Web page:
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Wednesday, November 03, 2004

Why give up on Ohio?

Watching the results waaaaay late last night, Kerry/Edwards didn't look willing to give up on Ohio. But just the next day, they conceded the election. Why did that happen? I can think of two reasons.

1. They conceded because they know the provisional vote was legitimate.

It was a tough campaign, hard-fought, and after being so close, Senators Kerry and Edwards weren't inclined to give up. But after sleeping on it, they saw there really wasn't a chance. Even if there were a large number of valid provisional ballots (250 thousand) and Kerry won a remarkable number of them (winning with a 60-40 margin), they wouldn't even eliminate half of President Bush's lead. Defeat is inevitable, so conceding is the right thing to do.

2. They conceded because they knew the provisional vote was illegitimate.

They knew a large number of those provisional ballots were cast by these fake voters recently added to the rolls. The margin in the provisional ballots could shift the election in Ohio. However, it would create a media frenzy to rival Florida 2000. News crews, competing for stories, would investigate the provisional ballots. Bloggers would take their digital cameras and snap pictures of parks, empty lots, and abandoned buildings which were the alleged residences of provisional voters. Camera crews would visit the addresses of provisional voters, only to have perplexed families say "No one named John Smith lives here."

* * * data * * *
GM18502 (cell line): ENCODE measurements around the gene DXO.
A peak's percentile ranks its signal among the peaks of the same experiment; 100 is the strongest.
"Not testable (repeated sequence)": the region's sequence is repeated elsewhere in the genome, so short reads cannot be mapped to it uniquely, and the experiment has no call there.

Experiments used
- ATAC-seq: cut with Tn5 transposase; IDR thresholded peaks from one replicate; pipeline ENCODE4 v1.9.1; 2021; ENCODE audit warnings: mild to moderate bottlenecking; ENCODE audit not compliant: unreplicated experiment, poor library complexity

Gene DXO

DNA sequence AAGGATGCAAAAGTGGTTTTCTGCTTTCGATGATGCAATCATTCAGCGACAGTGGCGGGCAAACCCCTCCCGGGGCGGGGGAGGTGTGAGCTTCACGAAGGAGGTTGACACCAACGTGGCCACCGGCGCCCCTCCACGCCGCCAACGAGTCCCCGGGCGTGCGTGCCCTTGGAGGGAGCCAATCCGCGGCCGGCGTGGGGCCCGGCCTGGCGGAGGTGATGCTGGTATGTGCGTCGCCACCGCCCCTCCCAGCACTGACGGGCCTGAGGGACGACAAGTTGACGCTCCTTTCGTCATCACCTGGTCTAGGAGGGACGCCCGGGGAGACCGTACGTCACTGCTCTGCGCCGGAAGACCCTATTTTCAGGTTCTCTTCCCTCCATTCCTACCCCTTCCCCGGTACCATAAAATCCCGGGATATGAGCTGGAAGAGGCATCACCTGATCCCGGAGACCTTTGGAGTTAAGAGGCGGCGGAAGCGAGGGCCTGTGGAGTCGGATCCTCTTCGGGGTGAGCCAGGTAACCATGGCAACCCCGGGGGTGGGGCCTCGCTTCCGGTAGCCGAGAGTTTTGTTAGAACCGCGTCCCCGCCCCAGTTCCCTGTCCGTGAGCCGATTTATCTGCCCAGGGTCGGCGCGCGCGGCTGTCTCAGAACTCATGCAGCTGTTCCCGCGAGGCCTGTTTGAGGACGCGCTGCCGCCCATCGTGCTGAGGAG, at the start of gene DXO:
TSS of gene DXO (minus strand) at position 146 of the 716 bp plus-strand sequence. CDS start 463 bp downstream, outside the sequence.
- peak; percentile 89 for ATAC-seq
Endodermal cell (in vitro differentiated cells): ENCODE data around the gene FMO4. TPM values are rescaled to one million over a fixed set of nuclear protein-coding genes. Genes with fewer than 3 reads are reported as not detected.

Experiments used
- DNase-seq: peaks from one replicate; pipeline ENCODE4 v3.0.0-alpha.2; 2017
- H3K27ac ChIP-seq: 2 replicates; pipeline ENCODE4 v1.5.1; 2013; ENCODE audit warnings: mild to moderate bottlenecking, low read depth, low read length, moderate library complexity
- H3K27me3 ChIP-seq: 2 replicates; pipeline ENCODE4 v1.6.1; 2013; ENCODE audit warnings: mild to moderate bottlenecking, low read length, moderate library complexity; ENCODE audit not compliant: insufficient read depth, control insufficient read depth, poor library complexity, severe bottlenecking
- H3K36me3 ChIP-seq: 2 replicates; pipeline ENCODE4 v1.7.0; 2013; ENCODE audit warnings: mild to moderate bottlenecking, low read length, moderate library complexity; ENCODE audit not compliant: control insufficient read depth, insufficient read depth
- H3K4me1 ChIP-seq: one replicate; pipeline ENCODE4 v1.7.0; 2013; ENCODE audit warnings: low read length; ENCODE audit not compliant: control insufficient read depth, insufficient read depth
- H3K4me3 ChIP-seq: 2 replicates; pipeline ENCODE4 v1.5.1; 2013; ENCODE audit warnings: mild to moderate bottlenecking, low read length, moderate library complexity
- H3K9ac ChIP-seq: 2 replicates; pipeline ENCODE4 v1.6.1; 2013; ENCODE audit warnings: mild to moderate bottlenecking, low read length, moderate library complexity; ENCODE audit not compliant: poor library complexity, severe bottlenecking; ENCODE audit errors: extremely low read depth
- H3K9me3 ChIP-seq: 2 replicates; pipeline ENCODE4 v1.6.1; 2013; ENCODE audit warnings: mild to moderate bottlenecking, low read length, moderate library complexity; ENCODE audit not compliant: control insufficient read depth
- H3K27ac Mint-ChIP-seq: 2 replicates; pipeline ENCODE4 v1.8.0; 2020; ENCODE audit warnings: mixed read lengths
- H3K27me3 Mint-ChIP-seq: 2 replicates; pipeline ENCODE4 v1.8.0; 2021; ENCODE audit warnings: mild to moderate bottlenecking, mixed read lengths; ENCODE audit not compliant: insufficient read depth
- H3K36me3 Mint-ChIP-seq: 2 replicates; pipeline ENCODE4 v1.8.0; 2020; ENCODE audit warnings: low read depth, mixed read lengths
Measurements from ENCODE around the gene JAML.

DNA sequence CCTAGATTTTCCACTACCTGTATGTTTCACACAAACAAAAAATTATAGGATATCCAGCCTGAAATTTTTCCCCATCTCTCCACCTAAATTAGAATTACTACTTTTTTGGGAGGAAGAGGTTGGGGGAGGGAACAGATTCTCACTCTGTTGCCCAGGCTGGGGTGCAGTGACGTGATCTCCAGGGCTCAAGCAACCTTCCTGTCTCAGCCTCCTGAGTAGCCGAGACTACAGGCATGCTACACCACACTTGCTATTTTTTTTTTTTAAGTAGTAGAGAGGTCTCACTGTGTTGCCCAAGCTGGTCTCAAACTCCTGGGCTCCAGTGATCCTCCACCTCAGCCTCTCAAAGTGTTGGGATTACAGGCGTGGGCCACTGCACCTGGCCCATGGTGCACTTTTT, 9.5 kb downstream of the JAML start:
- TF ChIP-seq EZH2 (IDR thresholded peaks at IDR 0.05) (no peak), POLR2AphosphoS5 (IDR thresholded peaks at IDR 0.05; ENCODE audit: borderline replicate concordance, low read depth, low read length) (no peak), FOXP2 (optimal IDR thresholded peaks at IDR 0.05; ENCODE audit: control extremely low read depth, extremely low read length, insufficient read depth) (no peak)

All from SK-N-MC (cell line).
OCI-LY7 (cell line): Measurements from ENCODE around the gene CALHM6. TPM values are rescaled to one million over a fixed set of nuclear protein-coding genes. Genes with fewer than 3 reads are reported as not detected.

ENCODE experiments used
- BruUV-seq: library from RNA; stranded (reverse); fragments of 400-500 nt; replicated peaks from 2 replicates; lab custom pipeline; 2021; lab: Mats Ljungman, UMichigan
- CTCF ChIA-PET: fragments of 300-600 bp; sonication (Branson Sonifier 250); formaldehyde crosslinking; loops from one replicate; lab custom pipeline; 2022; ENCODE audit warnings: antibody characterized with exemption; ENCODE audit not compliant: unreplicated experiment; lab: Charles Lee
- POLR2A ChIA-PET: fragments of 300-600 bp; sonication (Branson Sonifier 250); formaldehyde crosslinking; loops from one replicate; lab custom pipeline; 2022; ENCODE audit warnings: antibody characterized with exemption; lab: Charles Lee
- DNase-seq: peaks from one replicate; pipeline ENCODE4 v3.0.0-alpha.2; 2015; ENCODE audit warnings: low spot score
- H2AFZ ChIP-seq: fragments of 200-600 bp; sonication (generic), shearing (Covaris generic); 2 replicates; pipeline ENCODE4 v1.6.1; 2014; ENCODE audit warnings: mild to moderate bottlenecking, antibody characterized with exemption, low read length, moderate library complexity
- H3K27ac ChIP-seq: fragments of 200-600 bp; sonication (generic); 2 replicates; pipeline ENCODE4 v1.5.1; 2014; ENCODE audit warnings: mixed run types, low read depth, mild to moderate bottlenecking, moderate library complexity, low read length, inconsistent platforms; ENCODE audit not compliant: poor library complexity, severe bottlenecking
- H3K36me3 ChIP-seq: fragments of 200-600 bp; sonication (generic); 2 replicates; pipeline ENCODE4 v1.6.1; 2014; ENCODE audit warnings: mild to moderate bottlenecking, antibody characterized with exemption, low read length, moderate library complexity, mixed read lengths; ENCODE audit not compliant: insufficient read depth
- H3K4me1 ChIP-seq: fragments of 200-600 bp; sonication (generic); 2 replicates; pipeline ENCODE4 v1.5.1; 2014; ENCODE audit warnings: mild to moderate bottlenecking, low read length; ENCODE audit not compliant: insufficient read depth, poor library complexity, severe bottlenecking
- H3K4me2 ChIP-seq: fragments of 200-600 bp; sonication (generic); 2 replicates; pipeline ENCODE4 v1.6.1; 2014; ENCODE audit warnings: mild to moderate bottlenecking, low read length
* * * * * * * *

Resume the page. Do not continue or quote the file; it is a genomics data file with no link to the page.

A variant of the above: The campaign had an idea of how many "extra" votes they had, but knew it wouldn't be enough to swing the state. Pressing the issue seriously risked exposing the crime.

I truly wish to say I believe the reason for the quick concession is reason number one. I fear it is actually reason number two.
Voter fraud is widely considered to be practiced by both sides, but it isn't in such an obvious and blatant form so as to encourage massive crackdowns. If identifiable voter fraud was discovered in a contested election like the previous election, whichever side perpetrated the fraud would suffer a tremendous backlash. The mere charge of voter intimidation lingers from the 2000 Florida election, even though no one can find an allegedly disenfranchised voter. Just imagine what would happen if real, identifiable, and significant voter fraud were discovered and discussed over a month-long media frenzy.


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